Peace Discernment: This General Assembly also amended and passed a report written by ACSWP (Advisory Committee on Social Witness Policy) that was the culimation of the six year peace discernment process that many of you have participated in. PPF had an overture in this committee which allowed us to have a strong voice in the committee to advocate for amending the ACSWP report to include more active nonviolence. The committee and plenary both passsed an amended version of the five affirmations of peace that call the church away from our traditional Just War theory and toward a position where active nonviolence is our starting point. Although Just War theory is included as one of the traditions from which we draw, the affirmations more strongly affirm nonviolence and resistance to war as the PC(USA)’s priority. This is the history of PPF–for decades we have been the leaders in interpreting and modeling what active Christian nonviolence means for Presbyterians. This is the present of PPF as well–we can continue to be leaders in our denomiation who theologically interpret and model what these new affirmations mean for us as Presbyterians.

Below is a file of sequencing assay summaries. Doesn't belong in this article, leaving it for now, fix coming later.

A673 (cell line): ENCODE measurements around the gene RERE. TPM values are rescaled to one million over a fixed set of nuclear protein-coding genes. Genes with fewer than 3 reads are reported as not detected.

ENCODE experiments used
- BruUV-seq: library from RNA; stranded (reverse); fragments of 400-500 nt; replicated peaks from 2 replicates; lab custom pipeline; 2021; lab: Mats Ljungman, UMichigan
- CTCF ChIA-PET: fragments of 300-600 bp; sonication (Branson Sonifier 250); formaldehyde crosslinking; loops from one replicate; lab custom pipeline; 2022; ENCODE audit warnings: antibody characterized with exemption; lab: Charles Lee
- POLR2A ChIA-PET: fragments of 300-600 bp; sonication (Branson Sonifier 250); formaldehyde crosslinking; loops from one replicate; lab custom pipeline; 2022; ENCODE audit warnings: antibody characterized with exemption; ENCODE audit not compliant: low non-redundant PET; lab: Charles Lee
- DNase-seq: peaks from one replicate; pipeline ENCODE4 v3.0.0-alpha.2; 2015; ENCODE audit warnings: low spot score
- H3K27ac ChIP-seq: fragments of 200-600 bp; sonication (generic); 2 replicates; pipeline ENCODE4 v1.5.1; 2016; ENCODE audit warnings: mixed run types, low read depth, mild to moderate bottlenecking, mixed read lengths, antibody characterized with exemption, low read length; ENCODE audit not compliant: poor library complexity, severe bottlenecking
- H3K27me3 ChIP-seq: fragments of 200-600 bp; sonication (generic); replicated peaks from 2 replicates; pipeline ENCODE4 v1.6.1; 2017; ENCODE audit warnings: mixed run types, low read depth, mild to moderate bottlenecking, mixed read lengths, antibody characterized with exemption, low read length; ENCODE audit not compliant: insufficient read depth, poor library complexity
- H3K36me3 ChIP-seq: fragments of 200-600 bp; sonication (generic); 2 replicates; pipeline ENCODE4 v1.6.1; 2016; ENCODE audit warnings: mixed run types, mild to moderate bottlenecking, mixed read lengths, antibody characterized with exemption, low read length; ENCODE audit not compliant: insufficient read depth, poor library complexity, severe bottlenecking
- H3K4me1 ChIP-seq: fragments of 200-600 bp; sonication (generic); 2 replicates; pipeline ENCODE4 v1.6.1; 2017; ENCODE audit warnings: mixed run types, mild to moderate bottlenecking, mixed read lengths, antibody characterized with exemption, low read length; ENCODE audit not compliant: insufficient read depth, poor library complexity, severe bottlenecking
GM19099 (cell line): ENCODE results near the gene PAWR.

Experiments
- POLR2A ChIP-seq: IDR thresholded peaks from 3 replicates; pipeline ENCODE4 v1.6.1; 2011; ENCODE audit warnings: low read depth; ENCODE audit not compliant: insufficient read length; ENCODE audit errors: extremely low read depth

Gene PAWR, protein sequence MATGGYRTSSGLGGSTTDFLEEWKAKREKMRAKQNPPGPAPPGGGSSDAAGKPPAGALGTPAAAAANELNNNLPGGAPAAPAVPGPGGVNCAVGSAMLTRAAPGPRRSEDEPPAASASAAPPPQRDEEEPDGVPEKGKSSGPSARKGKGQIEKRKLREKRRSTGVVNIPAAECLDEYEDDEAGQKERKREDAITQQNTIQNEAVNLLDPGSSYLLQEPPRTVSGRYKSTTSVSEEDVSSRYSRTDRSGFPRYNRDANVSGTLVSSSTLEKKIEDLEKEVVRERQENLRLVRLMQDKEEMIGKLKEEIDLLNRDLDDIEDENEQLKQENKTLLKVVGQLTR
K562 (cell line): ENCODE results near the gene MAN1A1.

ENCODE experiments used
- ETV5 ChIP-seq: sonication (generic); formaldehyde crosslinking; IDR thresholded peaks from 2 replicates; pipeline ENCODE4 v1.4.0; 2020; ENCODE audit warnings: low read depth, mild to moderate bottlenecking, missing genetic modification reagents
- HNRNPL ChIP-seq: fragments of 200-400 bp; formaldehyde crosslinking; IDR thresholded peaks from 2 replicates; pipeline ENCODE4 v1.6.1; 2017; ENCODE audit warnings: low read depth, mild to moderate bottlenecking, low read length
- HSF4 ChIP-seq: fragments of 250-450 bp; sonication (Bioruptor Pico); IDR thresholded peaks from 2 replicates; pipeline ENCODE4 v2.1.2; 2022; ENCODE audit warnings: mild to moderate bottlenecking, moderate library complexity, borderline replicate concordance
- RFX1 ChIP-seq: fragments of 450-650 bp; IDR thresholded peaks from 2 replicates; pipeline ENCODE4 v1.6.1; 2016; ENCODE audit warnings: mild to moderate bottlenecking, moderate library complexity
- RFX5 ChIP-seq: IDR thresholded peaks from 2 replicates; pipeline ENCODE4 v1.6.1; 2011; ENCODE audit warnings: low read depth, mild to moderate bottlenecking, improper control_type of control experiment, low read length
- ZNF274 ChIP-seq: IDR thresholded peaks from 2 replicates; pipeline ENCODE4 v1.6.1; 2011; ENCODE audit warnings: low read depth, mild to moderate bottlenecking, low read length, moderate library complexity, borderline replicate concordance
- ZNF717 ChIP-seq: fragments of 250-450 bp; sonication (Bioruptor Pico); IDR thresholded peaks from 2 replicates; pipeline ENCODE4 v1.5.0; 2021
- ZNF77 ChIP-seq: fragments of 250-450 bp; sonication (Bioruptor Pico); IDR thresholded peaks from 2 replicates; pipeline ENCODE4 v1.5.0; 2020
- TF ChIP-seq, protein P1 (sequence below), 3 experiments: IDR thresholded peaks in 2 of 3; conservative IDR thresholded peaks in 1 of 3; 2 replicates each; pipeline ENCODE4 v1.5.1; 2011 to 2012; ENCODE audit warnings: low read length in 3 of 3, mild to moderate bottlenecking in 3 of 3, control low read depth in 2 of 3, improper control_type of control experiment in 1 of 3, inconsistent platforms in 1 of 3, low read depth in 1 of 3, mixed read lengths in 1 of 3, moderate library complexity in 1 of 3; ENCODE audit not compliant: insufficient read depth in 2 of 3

From the affirmations of faith: We place our faith, hope and trust in God alone. We renounce violence as a means fto further selfish national interests, to procure wealth, or to dominate others. We will practice boldy the things that make for peace and look for teh day when ‘they shall beat their swords into ploughsares, and their spears into pruning-hooks; national shall not lift up sword against nation, neither shall they learn war anymore.’